“5G can achieve peak data rates up to 100 times faster than 4G LTE,” he wrote via email. “This means you can stream, upload and download vast amounts of data at unprecedented speeds.”

The major upgrade will also provide much greater network capacity, as 5G supports more than 10 million connections per kilometer, which is more than 10 times the capacity available under 4G LTE, he said. .

Additionally, users can expect significantly reduced latency and “instant responses,” he said.

“5G cuts response times to just one millisecond, up to 10 times slower than 4G LTE for ultra-low latency,” he said, adding that it enables “experiences like gaming on-the-go cloud multiplayer and autonomous driving”.

In response to a question about whether Rogers has received funding from the federal government, which has invested billions of dollars in recent years to increase high-speed Internet connectivity in remote and rural communities across Canada, Fletcher wrote: “This 5G expansion was entirely led and funded by Rogers. We also work closely with provincial and federal governments to help bridge the digital divide, both in Alberta and across Canada.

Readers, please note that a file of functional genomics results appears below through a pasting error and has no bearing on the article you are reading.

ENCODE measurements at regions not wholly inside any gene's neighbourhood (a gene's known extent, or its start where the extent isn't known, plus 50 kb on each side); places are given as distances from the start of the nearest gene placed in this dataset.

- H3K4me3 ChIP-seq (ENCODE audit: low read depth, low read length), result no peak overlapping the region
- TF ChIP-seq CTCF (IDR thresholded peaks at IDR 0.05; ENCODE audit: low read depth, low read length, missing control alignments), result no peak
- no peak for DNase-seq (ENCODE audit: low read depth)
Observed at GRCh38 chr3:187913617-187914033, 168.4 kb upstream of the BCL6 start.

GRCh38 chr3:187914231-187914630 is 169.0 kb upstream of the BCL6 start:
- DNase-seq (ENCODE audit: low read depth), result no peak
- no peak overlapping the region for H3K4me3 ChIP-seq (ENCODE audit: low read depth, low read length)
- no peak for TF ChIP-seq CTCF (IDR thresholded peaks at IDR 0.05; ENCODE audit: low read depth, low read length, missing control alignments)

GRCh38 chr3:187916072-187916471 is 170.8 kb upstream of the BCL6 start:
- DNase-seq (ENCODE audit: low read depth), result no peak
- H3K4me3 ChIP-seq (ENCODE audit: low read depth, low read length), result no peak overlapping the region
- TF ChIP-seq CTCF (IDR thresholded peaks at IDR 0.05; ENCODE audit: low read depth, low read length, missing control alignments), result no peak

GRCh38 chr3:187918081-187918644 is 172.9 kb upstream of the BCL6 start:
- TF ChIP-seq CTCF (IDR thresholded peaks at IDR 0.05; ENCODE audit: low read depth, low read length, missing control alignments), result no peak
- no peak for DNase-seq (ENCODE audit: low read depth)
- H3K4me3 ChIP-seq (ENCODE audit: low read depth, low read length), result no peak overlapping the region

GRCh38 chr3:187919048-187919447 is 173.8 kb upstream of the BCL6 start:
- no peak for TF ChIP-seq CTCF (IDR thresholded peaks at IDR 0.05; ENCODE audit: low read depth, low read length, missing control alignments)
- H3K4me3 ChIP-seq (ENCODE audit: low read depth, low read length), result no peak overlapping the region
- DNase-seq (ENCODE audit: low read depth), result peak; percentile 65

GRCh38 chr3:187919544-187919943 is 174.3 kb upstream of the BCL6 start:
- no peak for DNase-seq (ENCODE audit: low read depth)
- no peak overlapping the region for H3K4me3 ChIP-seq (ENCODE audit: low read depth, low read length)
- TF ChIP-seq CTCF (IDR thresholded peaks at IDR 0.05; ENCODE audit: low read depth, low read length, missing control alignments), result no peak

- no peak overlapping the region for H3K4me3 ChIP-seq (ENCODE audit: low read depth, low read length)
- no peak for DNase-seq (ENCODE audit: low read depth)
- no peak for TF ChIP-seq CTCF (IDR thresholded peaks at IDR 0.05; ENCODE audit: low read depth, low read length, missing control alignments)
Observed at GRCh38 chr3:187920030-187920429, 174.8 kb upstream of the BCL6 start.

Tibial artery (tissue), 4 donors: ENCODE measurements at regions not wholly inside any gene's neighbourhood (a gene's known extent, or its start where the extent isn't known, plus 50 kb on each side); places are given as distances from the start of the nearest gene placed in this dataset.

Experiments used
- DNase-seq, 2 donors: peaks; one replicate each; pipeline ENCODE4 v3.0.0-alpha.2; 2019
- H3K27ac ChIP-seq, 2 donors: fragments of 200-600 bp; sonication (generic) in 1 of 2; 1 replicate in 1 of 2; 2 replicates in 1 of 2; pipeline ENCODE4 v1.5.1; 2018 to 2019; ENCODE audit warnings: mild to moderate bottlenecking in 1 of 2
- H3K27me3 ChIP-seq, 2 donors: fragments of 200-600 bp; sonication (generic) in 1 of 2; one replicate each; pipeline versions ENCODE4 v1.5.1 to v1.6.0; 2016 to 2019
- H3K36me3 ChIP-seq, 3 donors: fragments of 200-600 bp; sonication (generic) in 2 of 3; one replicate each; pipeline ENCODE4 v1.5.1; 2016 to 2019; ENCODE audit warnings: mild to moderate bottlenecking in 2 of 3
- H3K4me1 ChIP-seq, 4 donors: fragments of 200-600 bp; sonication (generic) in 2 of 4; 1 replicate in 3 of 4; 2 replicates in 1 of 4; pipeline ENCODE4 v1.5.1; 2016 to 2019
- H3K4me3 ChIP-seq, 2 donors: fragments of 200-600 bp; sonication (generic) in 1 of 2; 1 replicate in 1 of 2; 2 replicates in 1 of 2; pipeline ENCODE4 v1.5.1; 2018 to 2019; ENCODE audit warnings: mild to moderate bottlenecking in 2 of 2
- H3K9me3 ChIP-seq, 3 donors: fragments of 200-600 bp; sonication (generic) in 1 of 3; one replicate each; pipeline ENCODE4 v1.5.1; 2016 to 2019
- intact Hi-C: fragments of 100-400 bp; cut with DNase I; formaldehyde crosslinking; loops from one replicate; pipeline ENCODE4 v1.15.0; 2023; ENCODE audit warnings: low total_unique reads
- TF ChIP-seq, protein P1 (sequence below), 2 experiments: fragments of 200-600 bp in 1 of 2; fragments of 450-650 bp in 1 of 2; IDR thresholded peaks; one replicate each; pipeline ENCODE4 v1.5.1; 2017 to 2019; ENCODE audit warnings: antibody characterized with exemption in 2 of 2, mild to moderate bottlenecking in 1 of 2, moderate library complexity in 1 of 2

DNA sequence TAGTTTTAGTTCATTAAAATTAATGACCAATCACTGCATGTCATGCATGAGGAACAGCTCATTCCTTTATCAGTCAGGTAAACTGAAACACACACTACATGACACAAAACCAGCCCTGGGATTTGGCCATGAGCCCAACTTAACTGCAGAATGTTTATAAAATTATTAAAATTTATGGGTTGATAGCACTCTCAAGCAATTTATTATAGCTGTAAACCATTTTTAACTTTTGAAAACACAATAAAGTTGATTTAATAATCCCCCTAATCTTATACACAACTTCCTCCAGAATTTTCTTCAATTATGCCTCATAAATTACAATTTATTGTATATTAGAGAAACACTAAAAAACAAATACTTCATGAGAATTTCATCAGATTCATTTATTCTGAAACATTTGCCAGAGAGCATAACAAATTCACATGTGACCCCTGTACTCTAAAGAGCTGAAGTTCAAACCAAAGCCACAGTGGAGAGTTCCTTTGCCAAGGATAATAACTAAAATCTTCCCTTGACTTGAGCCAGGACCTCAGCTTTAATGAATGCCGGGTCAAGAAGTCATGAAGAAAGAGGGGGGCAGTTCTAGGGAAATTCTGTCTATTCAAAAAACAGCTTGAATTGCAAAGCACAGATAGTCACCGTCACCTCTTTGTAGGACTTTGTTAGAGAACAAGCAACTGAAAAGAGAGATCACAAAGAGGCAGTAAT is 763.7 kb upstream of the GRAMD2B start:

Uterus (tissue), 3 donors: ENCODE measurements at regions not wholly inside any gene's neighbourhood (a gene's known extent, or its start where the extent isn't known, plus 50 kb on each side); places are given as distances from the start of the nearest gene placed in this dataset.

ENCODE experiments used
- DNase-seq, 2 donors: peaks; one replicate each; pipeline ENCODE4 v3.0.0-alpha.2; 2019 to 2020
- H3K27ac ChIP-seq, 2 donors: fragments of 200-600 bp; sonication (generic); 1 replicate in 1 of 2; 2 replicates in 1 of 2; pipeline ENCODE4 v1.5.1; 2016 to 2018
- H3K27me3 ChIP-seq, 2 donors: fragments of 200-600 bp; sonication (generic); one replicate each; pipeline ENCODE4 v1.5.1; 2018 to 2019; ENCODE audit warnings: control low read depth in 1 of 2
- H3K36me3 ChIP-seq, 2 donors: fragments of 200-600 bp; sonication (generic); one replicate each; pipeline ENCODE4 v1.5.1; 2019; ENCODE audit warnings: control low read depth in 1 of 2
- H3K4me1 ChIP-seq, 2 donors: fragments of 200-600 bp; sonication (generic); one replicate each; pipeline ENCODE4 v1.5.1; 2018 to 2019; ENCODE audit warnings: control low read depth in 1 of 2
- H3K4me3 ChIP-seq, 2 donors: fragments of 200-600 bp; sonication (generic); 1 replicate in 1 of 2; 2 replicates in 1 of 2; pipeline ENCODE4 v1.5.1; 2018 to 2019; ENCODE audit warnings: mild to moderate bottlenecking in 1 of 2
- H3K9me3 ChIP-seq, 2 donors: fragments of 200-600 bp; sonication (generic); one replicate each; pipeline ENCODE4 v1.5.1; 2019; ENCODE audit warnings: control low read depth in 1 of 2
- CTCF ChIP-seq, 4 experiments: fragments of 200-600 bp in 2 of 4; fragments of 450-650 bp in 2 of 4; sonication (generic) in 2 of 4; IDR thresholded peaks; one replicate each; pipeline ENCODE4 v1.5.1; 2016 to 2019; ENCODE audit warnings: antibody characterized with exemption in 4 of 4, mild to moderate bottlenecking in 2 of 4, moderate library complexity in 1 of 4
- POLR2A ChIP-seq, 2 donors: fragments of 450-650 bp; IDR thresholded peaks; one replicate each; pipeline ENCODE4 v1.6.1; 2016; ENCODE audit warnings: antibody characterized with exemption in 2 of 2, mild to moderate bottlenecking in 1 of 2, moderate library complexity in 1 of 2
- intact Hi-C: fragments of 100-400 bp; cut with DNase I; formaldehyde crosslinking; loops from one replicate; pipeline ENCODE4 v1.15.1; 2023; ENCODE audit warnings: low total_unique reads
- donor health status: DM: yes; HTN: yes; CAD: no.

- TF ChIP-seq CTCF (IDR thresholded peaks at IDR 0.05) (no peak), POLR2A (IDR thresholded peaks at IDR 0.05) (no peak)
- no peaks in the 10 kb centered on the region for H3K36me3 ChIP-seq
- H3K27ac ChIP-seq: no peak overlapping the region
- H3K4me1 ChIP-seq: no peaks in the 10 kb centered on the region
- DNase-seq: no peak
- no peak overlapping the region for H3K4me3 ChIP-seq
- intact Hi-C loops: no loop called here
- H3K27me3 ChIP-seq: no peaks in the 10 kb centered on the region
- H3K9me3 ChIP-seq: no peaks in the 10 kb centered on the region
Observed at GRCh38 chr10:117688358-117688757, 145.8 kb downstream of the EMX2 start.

As Rogers and Shaw explore the possibility of merging, the combined telecommunications company will invest $6.5 billion across Western Canada, creating thousands of jobs and further accelerating the rollout of 5G, it said. -he declares.

“We will also commit $1 billion to connect more rural and Indigenous communities to high-speed internet in Western Canada, including many parts of Alberta,” he said.

However, this merger has not yet been finalized. The Competition Bureau recently filed an application to stop the takeover of Shaw Communications Inc. by Rogers Communications Inc., saying the end result will result in reduced competition for consumers who will face higher prices and substandard service.

In Alberta, Shaw has deployed fiber-optic internet infrastructure, but Rogers does not and only offers wireless service options, Carreiro said.